On Hip Hop's Style Icons
By Jaylin Paschal
I EVEN HAD THE PINK POLO, I THOUGHT I WAS KANYE!
Hip Hop is flashy by nature; materialistic and arrogant, rappers have long emphasized their personal style and boasted their access to fashion. From streetwear to high end luxury brands, Hip Hop figures have incorporated style into their personal brands. For some, their style is almost synonymous with their rap personas. So much so, in fact, that the more invested we become in their music, the more we find ourselves wanting to dress like them or look like them or feel like them. Those are the rappers highlighted in this article--those whose look is tied so closely to their sound that you can't think of one without the other. Looking through the years, their are countless of super-stylish Hip Hop identities--here's who stands out to me.
Try to visualize any Run-DMC performance without seeing black Fedoras, thick gold chains, all-black with white adidas Superstars and tracksuits. The look is so 80's, but even today, it would be odd to pair the music with any other bravado. It's their brand, a sort of street classic that's undeniably cool. Building even further upon this brand, their hit song "My Adidas" led to a collaboration with the athletic shoe brand which was one of the first of its kind.
LL COOL J
Although a grade-A cornball for going with a name like Ladies Love Cool J, LL had to be mentioned for what he was able to do for streetwear. Anything that got the LL stamp of approval received some sort of unofficial validation that deemed it "cool." Not only did he sport black owned brands frequently, but his iconic GAP commercial--in which he wore a FUBU hat--really changed the game for stylists and designers who realized the "Hip Hop look" provided by streetwear could be incorporated into the mainstream.
A British Jamaican with an eye patch and a neck weighed down in gold. It's bound to stick. Slick Rick's nearly unmatchable storytelling ability was paired with a look it was impossible to recreate. Anyone else in an eyepatch and obscene amount of jewelry looks like a pirate. While Slick Rick looked like, well, Slick Rick.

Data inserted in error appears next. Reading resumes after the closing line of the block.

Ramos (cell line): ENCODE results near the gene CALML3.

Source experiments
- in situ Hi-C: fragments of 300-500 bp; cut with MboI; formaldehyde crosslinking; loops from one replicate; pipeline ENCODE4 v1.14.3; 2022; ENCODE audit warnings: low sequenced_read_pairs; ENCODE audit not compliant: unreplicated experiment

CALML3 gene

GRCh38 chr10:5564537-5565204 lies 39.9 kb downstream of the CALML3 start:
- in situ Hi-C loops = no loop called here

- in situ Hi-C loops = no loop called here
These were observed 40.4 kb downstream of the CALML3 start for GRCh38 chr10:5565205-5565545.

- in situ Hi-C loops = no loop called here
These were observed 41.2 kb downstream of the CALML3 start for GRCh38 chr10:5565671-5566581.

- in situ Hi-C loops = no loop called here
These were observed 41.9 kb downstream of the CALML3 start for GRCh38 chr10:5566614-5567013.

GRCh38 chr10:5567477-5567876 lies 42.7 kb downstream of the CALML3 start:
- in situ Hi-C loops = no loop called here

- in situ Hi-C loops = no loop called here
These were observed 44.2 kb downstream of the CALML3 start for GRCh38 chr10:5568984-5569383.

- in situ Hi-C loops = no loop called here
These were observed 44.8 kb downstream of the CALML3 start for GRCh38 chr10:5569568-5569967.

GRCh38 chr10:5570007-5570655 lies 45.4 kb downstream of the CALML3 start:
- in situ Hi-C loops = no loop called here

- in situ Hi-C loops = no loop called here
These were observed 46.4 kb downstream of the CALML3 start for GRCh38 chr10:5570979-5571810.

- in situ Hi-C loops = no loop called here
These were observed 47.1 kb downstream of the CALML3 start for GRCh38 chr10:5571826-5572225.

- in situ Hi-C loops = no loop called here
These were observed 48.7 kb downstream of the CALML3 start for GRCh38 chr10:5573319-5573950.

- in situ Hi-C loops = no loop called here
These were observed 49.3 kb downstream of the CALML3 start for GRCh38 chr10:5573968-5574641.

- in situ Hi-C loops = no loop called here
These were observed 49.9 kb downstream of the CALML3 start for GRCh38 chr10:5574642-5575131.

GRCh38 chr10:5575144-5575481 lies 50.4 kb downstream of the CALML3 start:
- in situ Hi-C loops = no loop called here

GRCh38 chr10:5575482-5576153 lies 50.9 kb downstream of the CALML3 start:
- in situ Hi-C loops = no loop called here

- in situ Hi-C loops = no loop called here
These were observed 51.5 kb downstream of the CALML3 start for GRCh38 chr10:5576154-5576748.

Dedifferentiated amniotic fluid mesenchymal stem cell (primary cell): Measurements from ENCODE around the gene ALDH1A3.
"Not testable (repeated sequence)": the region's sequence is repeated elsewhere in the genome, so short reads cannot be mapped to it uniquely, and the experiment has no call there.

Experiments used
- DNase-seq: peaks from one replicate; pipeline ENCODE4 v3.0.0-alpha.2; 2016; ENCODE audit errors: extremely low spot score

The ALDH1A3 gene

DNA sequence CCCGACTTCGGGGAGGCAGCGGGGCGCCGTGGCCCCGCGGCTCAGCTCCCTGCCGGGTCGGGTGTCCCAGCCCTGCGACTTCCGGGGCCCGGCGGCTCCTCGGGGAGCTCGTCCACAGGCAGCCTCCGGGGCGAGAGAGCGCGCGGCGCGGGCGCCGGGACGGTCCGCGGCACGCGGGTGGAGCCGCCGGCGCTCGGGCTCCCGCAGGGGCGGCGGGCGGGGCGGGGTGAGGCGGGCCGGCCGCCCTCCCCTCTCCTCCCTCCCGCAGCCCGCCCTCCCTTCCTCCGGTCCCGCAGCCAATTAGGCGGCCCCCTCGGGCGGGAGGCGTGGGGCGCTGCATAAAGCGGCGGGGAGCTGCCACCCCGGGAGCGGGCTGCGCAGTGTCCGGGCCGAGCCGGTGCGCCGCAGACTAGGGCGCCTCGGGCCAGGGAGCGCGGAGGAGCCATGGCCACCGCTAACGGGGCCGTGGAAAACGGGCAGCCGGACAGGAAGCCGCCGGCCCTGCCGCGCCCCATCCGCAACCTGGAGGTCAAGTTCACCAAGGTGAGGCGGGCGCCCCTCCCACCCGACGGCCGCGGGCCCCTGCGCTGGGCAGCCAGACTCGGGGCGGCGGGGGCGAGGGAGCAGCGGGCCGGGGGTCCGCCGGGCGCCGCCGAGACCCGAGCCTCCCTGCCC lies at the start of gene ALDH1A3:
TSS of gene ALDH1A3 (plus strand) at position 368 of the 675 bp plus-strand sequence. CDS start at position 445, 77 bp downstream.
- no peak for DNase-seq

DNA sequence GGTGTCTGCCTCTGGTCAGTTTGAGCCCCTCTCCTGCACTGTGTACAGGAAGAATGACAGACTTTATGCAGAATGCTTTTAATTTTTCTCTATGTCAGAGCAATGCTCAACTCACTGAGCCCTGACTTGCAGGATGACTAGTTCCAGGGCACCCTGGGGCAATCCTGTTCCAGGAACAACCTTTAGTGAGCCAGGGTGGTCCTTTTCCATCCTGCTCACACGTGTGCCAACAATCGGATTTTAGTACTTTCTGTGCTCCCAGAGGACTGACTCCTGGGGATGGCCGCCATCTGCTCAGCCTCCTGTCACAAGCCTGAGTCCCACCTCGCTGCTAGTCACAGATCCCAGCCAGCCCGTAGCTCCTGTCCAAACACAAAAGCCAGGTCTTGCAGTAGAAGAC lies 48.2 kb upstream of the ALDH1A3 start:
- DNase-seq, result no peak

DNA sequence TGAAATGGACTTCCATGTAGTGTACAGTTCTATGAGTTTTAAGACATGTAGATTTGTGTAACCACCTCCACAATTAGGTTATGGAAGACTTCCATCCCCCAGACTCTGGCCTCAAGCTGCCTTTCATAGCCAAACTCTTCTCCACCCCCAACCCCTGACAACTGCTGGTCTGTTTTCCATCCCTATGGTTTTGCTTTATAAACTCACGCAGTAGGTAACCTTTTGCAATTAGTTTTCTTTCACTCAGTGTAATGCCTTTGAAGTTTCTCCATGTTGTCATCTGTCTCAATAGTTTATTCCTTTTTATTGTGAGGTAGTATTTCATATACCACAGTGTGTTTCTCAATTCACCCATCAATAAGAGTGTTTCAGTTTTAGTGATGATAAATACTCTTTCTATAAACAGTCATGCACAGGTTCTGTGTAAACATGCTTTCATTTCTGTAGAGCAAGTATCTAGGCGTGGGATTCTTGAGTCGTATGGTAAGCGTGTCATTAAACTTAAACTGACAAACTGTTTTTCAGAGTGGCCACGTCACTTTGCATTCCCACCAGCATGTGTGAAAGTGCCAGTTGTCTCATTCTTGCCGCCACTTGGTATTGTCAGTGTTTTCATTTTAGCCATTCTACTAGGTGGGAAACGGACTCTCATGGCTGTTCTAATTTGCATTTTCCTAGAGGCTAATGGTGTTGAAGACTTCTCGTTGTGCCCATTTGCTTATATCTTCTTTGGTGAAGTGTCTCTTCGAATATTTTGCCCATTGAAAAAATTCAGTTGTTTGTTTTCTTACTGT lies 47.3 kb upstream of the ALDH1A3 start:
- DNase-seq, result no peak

Young women today are still trying to recreate Hip Hop's baby girl's effortless look. Aaliyah managed to exist right at the sweet spot: the intersection of tomboy and sex symbol. She seemed so much cooler than everyone else; totally laid-back but somehow totally high maintenance. Additionally, she did wonders for the Tommy Hilfiger brand, with an impact for the line that lasts today.
Never afraid to "go there," Andre 3000 has been pushing boundaries and breaking rules in both music and fashion for years. Known for plaid, bowties and wigs, Andre has tampered with patterns, gender norms and proportions when others played it safe.
The Queen has done more for the "ghetto fabulous" world of fashion than anyone. You can't talk about logo-mania, wigs or sex appeal without talking about Lil Kim. Her looks have become the stuff of cultural obsession. Every year people dress as her, pay homage to her or recreate her most famous looks. A colorful animal print and a matching wig gives you the instant "Queen Bitch" confidence boost only her music can provide. More than an icon, Lil Kim was a provocateur. So it's only right I add in a few more pictures.
Another woman who truly understands provocation and constantly disrespected the status quo was none other than Missy Elliott. "Funky fresh, dressed to impressed, ready to party," Missy's look was unmistakable. Track suits and giant hoops were the day to day, but when she went big, her looks were always smart and edgy. A true artist, her attention to detail ensured that all of her style choices in either performances or videos heightened her listeners' overall experience. She's the epitome of "Supa Dupa Fly."
CAM'RON + DIPSET
Cam'ron and Dipset wore t-shirts at least eighty sizes too big for them, styled with colorful coats and bright fitted caps. In typical Harlem fashion, their style was unique and impactful, and practically set the tone for late 90's and early 2000's street style.
Can you imagine what would happen to me if I didn't mention Kon the Louis Vuitton Don in this article? Would I be publicly stoned, or excommunicated from the cultural commentary church, or blocked by all of my closest friends? All are possibilities. Kanye West's style has gained somewhat of a cult following. From his own fashion line to his collaborations with other fashion houses to his everyday street style. This is why Kanye was right--"Are you venturing into the fashion industry" was a ridiculous question. Made obvious by not only his floor length fur coat, but by his regular participation in trendsetting.
TYLER, THE CREATOR + OFWGKTA
As the gawds of the Tumblr era, Tyler and OFWGKTA embodied the zeitgeist. We were young, ugly, awkward, weird and we didn't care. Their effortless style made them seem so relaxed and they brought to the forefront several streetwear brands, like Supreme. All of this made their look seem so cool. I mean, uncool. But cool.
A$AP ROCKY + A$AP MOB
Unsurprisingly for another Harlem group, A$AP Mob really understands style. With A$AP Rocky being catapulted to the lead of their aesthetic identity, their mix of street wear and high fashion is seemingly all that matters right now. Rocky has worked with Dior and can be seen casually rocking Gucci from head-to-toe. His cool, luxe look matches perfectly with the tone of his music, making his style an integral part of his overall brand.
Who's your favorite Hip Hop style icon, and why?